NAM European HIV prevention survey: final results

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A pan-European survey of opinions about HIV prevention methods, conducted by NAM last year and answered by prevention experts and advocates from 20 European countries, has found that expanding HIV testing was universally regarded as the prevention priority that was accorded the most importance in their area, with condom provision as the second most important. When asked what priority should be given to various different prevention methods, while testing and condoms were still recommended as the most important priorities, the priority for treatment as prevention and pre-exposure prophylaxis received big increases in their priority score, while the prevention of mother-to-child-transmission, needle and syringe exchange and, especially, opiate substitution therapy, were marked down in terms of popularity.

A report on the English-language answers for the survey has already appeared on This supplements that report by adding in the 30% of answers in French, Portuguese, Russian and Spanish, which increases the number of respondents’ countries of residence from 16 to 21.

The NAM prevention opinion and beliefs survey appeared on and ran between 15 July and 4 October last year. It was targeted at people working in HIV prevention organisations in Europe, though anyone was free to participate, and it was answered by 243 people, with 71% (173) answering in English.

Testing and treatment

Expanding testing was overwhelmingly chosen as the most important priority for HIV prevention; respondents’ estimation for how many people in their area had ever tested was quite low, at 37.5%. There was some regional variation, with Russian- and Portuguese-language respondents estimating that only 25% of people in their area had been tested for HIV. However, there was huge heterogeneity in the answers to this question, with respondents estimating that anywhere between zero and 100% of their local population would have tested for HIV, probably reflecting that the survey did not specify whether we were talking about the general population or particular groups.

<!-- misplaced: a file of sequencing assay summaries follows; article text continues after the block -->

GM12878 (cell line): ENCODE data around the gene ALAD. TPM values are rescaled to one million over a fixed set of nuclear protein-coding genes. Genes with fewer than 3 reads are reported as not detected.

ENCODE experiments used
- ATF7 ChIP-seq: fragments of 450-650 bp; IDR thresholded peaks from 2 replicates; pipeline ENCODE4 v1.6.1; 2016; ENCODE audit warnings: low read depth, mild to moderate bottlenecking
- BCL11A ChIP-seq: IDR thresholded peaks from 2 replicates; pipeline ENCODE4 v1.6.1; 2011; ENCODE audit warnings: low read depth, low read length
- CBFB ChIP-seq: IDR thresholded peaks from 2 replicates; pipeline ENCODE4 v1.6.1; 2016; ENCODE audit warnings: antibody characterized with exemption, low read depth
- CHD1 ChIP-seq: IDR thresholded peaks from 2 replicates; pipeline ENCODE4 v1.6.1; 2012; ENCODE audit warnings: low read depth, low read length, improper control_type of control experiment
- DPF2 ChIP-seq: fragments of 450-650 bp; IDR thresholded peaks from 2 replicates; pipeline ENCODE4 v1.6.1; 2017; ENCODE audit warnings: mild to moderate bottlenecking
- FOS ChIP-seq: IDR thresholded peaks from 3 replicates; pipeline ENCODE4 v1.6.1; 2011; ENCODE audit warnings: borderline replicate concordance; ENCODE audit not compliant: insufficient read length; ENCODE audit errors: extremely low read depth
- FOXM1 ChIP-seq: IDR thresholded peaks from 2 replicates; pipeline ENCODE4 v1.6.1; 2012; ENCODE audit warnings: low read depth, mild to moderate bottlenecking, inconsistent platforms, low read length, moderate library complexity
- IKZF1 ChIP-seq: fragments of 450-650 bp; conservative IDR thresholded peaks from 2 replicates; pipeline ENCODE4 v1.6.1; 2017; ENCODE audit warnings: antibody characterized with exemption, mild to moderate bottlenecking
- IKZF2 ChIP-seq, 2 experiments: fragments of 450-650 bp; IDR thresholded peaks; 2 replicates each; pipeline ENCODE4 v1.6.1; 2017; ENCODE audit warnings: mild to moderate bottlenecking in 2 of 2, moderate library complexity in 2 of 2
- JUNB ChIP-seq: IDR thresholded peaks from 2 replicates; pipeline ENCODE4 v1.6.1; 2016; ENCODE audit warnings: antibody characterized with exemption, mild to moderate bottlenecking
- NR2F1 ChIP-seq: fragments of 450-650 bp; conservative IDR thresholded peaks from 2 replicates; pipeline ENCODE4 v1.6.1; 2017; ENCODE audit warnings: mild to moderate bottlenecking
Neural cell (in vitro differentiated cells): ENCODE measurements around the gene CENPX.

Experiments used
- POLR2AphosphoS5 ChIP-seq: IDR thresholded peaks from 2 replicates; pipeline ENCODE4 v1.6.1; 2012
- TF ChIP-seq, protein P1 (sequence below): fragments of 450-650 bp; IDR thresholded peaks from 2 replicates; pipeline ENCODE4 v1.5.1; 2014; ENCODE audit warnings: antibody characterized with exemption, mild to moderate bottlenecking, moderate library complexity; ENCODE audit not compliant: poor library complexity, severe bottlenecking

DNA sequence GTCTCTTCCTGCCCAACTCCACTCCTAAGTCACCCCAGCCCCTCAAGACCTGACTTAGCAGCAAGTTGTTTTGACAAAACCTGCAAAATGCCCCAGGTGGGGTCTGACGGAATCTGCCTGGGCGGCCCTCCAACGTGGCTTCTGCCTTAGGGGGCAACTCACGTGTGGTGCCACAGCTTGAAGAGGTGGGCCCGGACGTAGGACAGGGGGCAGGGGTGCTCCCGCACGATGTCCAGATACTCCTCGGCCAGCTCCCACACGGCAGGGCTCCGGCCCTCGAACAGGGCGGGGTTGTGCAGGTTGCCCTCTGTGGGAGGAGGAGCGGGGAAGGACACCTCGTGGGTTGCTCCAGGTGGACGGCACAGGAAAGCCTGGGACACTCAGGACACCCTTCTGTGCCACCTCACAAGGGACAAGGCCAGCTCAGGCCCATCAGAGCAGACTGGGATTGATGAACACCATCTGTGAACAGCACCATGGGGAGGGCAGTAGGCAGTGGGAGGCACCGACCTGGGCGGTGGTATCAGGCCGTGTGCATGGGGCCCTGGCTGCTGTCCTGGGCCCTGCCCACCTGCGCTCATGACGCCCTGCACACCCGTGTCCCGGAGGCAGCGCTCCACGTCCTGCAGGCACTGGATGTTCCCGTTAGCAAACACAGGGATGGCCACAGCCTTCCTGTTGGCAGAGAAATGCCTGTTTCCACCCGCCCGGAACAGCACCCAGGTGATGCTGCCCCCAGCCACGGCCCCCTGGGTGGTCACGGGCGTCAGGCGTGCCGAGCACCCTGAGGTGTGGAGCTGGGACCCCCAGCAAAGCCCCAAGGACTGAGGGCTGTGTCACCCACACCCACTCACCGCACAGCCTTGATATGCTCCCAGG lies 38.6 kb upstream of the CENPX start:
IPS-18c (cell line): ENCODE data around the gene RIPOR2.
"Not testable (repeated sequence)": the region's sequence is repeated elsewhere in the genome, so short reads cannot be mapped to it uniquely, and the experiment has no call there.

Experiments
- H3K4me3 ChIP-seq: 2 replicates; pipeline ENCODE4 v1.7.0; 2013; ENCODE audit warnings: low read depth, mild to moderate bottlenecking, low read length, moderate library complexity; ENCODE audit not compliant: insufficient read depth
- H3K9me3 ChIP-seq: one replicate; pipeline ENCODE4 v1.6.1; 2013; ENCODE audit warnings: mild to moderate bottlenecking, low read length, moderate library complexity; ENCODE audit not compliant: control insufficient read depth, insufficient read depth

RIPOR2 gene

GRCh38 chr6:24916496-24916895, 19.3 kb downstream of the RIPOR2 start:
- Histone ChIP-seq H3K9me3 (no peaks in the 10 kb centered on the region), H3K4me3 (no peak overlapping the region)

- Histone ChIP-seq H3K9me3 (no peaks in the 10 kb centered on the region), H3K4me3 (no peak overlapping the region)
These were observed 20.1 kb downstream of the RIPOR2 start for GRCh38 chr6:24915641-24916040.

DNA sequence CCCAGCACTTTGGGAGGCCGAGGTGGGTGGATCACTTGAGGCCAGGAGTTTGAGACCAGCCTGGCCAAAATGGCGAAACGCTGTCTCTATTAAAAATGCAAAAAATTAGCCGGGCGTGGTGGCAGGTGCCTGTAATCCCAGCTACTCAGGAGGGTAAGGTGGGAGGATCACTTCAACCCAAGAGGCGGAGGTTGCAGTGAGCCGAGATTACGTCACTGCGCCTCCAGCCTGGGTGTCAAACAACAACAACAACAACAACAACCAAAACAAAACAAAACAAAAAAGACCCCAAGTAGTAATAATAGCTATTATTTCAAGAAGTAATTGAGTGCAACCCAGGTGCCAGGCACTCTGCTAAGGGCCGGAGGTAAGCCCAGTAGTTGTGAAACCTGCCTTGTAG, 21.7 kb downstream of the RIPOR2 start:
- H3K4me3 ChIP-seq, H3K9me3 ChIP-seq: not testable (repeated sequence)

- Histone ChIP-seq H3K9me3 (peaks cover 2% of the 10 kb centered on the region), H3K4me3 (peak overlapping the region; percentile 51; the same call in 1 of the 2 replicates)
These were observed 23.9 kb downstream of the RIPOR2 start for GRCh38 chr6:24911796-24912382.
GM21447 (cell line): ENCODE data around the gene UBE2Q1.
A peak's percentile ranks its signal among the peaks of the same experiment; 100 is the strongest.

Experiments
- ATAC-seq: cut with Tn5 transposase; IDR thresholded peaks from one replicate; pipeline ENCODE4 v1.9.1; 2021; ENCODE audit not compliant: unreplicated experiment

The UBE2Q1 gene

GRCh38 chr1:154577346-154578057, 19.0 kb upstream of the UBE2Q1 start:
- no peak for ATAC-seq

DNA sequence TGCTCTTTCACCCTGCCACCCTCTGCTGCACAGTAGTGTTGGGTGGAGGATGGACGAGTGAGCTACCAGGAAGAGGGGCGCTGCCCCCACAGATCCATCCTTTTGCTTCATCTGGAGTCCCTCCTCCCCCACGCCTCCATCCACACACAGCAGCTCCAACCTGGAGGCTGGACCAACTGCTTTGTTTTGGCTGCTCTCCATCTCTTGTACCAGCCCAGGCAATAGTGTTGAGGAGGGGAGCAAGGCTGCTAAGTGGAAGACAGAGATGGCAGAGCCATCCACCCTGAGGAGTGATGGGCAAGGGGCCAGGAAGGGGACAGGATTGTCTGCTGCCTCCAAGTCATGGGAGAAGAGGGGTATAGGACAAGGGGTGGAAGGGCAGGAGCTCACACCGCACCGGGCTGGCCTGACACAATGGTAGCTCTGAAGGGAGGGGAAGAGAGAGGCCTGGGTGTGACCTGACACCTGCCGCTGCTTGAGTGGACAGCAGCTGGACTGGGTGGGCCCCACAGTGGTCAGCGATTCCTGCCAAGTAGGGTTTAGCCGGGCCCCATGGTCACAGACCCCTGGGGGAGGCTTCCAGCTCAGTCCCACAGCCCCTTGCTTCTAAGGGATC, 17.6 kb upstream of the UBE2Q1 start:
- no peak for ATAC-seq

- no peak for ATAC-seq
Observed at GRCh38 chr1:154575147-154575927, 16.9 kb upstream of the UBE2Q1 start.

treatment as prevention (TasP)

A public health strategy involving the prompt provision of antiretroviral treatment in people with HIV in order to reduce their risk of transmitting the virus to others through sex.


How well something works (in a research study). See also ‘effectiveness’.

mother-to-child transmission (MTCT)

Transmission of HIV from a mother to her unborn child in the womb or during birth, or to infants via breast milk. Also known as vertical transmission.

post-exposure prophylaxis (PEP)

A month-long course of antiretroviral medicines taken after exposure or possible exposure to HIV, to reduce the risk of acquiring HIV.


Cost-effectiveness analyses compare the financial cost of providing health interventions with their health benefit in order to assess whether interventions provide value for money. As well as the cost of providing medical care now, analyses may take into account savings on future health spending (because a person’s health has improved) and the economic contribution a healthy person could make to society.

Respondents were more enthusiastic about expanding testing than any other prevention method:

“Knowing your HIV status means you can begin treatment and minimise the impact of the virus on the health and general welfare,” said one Portuguese respondent, while a number of others supported standardising testing and making it available in varied medical settings:

“Having more testing places in ordinary places would put the idea of getting tested more out in the public eye,” said one English respondent, while a French respondent thought testing should be “Structured round a person’s needs; people often want to be tested in their local health centre but fear facing questions, prejudice, contradictory or outdated information, and lack of anonymity and confidentiality.”

Several respondents stressed that austerity measures in Europe were endangering testing programmes. A Polish respondent said “HIV testing is needed and in Krakow we have lots of students. They would like to take a test but we don't have enough services. It's because of lack of funding.”

The provision of treatment is obviously only possible if people are tested, but a number of respondents emphasised that there were groups in their countries that did not have easy access to treatment: “Not everyone gets treatment here, for instance undocumented immigrants do not have access to health services and those who have not paid enough contributions,” says a Spanish respondent. Another consistent theme was the importance of people being able to decide for themselves whether or not they took treatment, and especially treatment for prevention reasons. “I think we should see firstly the wellbeing of an HIV-positive person,” said an English respondent. “If s/he wants treatment as prevention - everything's ok. But his/her health is the most important, not only that of his/her partners.”

Others were concerned about people seeing being virally undetectable as a “get out of jail free card”, meaning that it would make them feel they did not have to have safer sex. Another said “There is a duty of care for individuals who are HIV+ not to necessarily make them think immediate treatment for prevention purposes is the only option. This approach needs to be thought through more thoroughly, as some may be perfectly able to use condoms, disclosure etc. and medicalising prevention would not necessarily be fair for them.”